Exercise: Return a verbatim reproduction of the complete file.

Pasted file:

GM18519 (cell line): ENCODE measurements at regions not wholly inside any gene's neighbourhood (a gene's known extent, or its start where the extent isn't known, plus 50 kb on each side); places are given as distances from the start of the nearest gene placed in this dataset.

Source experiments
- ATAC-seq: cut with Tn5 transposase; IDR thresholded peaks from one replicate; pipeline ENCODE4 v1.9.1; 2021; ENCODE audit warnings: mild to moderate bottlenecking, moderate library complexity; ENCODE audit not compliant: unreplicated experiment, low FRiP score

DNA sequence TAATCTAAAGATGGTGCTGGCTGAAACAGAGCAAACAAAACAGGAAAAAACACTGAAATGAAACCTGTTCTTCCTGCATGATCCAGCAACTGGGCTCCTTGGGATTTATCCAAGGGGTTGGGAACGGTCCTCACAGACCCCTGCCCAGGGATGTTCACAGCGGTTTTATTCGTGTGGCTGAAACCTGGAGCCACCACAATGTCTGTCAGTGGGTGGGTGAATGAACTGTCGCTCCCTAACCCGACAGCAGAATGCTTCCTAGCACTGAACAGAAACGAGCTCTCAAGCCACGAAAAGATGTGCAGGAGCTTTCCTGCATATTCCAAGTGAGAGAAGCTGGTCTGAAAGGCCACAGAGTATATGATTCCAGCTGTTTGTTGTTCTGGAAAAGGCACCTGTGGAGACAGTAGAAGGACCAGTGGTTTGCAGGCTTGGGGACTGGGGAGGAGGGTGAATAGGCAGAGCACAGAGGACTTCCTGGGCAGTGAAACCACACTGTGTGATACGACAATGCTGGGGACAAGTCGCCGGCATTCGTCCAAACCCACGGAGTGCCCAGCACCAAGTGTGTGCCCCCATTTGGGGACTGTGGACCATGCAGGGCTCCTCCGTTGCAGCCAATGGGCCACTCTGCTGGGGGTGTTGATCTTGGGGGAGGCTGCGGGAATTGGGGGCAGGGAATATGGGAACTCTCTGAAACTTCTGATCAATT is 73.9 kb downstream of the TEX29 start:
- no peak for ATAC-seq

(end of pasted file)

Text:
GM18519 (cell line): ENCODE measurements at regions not wholly inside any gene's neighbourhood (a gene's known extent, or its start where the extent isn't known, plus 50 kb on each side); places are given as distances from the start of the nearest gene placed in this dataset.

Source experiments
- ATAC-seq: cut with Tn5 transposase; IDR thresholded peaks from one replicate; pipeline ENCODE4 v1.9.1; 2021; ENCODE audit warnings: mild to moderate bottlenecking, moderate library complexity; ENCODE audit not compliant: unreplicated experiment, low FRiP score

DNA sequence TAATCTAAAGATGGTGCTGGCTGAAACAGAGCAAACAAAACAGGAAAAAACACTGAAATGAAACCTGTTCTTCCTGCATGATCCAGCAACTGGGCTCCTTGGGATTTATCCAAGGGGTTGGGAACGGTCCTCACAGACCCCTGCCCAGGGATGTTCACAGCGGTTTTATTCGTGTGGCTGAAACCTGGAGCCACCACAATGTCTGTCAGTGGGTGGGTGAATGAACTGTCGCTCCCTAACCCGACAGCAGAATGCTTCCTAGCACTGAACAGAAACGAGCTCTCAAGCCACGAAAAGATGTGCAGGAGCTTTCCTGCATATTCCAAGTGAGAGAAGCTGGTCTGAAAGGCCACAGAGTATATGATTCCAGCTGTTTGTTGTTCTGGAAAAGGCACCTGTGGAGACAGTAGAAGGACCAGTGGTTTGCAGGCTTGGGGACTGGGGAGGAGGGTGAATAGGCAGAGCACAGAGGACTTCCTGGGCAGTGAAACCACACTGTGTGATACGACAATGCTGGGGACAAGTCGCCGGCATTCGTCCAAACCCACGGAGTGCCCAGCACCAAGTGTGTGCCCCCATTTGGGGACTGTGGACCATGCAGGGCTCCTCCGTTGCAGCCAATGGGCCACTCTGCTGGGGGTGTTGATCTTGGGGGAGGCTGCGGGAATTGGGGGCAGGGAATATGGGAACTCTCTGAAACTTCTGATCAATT is 73.9 kb downstream of the TEX29 start:
- no peak for ATAC-seq